by Ken Hamrick
Having debated Calvinism for many years, I’m beginning to see the wisdom of leaving to mystery that which can never really be figured out—a view espoused by many others before me. Such a position is disdained by both sides as something of a weak and anti-intellectual compromise. But arriving at this Antinomist position after thoroughly studying the issues is to arrive in strength, not in weakness. I’ve always argued from the middle anyway, previously confident in the power of reason to explain truth. But unless the intellect is tempered by faith, it is a hindrance to real understanding; and only by faith can reason be humble enough to see its limits. Reason is just not equipped to take us beyond our finite, temporal thinking so that we can grasp the ways of the infinite, timeless God who transcends creation—that is faith’s role. Seeing that there is more to the equations involved in reality than the merely finite and temporal is also faith’s role. Accepting this, I find that I now have little interest in arguing with either side (which may be why the middle is so rarely heard from). As such, this article is intended to appeal to those who are not yet “sold out” to one side or the other, rather than to debate with those who are. The latter may strongly disagree, but I no longer feel the need to answer them beyond what is offered below. Continue reading
by Russell Moore
Tabletalk: How did you come to pursue a career as a systematic theologian and Christian ethicist?
Russell Moore: I felt a call to ministry early on and preached my first sermon at my home church in Biloxi, Miss., when I was twelve. I then drifted from that calling toward a career in politics. When I was working on Capitol Hill as a very young man, I picked up in the Library of Congress a copy of a Free Will Baptist manual on weddings, funerals, and so forth. After I returned home I wondered, “Why did I want this?” The Lord used that to rekindle my sense of His call to ministry. I never imagined how God would merge these callings together.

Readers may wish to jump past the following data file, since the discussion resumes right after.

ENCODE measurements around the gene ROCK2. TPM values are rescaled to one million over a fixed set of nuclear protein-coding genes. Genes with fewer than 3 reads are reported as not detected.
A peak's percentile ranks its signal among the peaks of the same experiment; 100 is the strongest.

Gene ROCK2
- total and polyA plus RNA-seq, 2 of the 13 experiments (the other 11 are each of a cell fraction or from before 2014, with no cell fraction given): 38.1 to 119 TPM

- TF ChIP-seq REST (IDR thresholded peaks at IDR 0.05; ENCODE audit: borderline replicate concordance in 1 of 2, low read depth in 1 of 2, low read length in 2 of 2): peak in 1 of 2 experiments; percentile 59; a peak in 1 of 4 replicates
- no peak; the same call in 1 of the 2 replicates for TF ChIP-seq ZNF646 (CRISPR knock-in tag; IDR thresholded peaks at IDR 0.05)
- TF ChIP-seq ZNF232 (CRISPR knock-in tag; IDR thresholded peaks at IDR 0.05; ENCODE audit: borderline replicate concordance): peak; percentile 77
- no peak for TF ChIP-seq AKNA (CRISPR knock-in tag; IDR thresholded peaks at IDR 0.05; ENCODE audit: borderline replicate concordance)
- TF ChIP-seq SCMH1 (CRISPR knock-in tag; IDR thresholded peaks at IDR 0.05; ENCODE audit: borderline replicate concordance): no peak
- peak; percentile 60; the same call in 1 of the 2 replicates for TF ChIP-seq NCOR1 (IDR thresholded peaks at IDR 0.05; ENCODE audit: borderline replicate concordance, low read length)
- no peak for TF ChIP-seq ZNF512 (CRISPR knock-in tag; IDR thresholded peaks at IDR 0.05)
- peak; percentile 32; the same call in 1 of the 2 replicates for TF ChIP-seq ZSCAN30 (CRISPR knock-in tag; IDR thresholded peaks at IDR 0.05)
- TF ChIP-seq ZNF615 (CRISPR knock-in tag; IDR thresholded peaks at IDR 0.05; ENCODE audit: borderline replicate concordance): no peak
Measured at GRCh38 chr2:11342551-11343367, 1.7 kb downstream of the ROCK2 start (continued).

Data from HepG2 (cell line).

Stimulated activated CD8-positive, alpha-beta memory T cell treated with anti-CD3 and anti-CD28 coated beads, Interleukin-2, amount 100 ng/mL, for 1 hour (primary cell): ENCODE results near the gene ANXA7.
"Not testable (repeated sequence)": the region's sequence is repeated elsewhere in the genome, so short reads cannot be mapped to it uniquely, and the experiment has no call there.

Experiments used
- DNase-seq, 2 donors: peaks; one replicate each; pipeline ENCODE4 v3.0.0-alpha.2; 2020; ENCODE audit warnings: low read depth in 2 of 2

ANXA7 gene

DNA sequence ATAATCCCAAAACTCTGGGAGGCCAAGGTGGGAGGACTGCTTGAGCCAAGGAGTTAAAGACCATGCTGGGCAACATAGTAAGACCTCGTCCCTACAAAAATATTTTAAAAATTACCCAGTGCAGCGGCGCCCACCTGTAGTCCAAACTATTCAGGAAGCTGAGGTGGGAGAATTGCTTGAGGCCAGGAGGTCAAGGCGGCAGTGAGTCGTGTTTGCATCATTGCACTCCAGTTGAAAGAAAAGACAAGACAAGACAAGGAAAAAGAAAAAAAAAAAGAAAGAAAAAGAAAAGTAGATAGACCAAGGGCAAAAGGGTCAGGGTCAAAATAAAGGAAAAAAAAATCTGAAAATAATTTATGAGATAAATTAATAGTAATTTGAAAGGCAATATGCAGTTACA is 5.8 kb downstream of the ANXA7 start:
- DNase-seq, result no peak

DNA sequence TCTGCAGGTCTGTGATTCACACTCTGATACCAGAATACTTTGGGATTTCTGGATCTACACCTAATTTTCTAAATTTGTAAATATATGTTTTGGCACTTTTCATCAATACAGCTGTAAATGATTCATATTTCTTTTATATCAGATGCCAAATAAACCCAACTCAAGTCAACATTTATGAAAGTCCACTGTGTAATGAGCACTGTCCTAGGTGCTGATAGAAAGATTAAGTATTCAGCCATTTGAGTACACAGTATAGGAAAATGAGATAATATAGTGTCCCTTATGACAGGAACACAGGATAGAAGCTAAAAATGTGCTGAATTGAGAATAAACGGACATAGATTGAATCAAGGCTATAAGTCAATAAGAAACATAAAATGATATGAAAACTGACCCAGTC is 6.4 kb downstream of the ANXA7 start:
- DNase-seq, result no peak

by Ken Hamrick
Old-Earth Creationists, who accept the evidence-based claims that the earth is billions of years old, ought to honestly acknowledge that their view does not rest on natural evidence, but upon their own prior skeptical denial of creation by divine fiat (or, command). It is dishonest to put forth such a view as being based on the evidence. Without first denying that a miraculous creation by fiat might have occurred, they would have no basis for giving weight to any natural evidence. This doesn’t mean that they have properly thought this out and realized that they must first deny the plausibility of a miraculous creation by fiat; rather, for most of them, their preconceived skeptical denial remains unrecognized, like a hidden assumption.
To answer the question, How long ago did God create the world?, they immediately look—as a matter of course—to what the scientific evidence ‘reveals.’ Ostensibly, this supposes to give equal weight to all sources of truth, whether God’s revelation in Scripture or God’s revelation in the physical world (nature). However, the bias of the scales toward nature becomes evident: whenever the two (the plain reading of Scripture and natural evidence) seem to contradict, they never opt for reinterpreting natural evidence in light of the inerrant Scripture, but always insist on reinterpreting Scripture in light of the inerrant natural evidence (at least where creation is concerned). Continue reading